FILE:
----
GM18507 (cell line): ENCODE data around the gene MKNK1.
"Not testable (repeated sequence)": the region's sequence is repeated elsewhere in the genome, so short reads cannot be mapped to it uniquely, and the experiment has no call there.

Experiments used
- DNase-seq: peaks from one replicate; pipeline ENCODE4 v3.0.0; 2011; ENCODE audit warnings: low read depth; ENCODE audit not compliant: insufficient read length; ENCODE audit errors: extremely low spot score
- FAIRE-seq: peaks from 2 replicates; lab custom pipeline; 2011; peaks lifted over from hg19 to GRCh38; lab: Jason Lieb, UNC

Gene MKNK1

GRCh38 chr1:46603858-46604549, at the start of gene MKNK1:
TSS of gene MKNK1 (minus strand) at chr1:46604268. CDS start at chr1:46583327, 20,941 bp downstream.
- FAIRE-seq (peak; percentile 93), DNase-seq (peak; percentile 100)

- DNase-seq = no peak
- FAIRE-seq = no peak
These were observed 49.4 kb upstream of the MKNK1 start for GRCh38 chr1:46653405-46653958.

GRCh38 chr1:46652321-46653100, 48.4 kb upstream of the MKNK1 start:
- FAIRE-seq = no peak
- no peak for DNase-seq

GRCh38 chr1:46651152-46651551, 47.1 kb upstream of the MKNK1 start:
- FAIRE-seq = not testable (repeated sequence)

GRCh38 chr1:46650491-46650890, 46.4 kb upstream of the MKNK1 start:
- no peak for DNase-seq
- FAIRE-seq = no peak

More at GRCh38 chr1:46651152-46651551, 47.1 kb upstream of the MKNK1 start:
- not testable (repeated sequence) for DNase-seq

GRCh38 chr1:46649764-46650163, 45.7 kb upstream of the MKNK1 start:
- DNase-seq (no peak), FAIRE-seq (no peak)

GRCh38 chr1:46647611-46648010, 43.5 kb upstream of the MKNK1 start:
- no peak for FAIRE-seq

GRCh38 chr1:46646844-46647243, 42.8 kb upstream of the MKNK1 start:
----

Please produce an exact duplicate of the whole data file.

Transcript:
GM18507 (cell line): ENCODE data around the gene MKNK1.
"Not testable (repeated sequence)": the region's sequence is repeated elsewhere in the genome, so short reads cannot be mapped to it uniquely, and the experiment has no call there.

Experiments used
- DNase-seq: peaks from one replicate; pipeline ENCODE4 v3.0.0; 2011; ENCODE audit warnings: low read depth; ENCODE audit not compliant: insufficient read length; ENCODE audit errors: extremely low spot score
- FAIRE-seq: peaks from 2 replicates; lab custom pipeline; 2011; peaks lifted over from hg19 to GRCh38; lab: Jason Lieb, UNC

Gene MKNK1

GRCh38 chr1:46603858-46604549, at the start of gene MKNK1:
TSS of gene MKNK1 (minus strand) at chr1:46604268. CDS start at chr1:46583327, 20,941 bp downstream.
- FAIRE-seq (peak; percentile 93), DNase-seq (peak; percentile 100)

- DNase-seq = no peak
- FAIRE-seq = no peak
These were observed 49.4 kb upstream of the MKNK1 start for GRCh38 chr1:46653405-46653958.

GRCh38 chr1:46652321-46653100, 48.4 kb upstream of the MKNK1 start:
- FAIRE-seq = no peak
- no peak for DNase-seq

GRCh38 chr1:46651152-46651551, 47.1 kb upstream of the MKNK1 start:
- FAIRE-seq = not testable (repeated sequence)

GRCh38 chr1:46650491-46650890, 46.4 kb upstream of the MKNK1 start:
- no peak for DNase-seq
- FAIRE-seq = no peak

More at GRCh38 chr1:46651152-46651551, 47.1 kb upstream of the MKNK1 start:
- not testable (repeated sequence) for DNase-seq

GRCh38 chr1:46649764-46650163, 45.7 kb upstream of the MKNK1 start:
- DNase-seq (no peak), FAIRE-seq (no peak)

GRCh38 chr1:46647611-46648010, 43.5 kb upstream of the MKNK1 start:
- no peak for FAIRE-seq

GRCh38 chr1:46646844-46647243, 42.8 kb upstream of the MKNK1 start: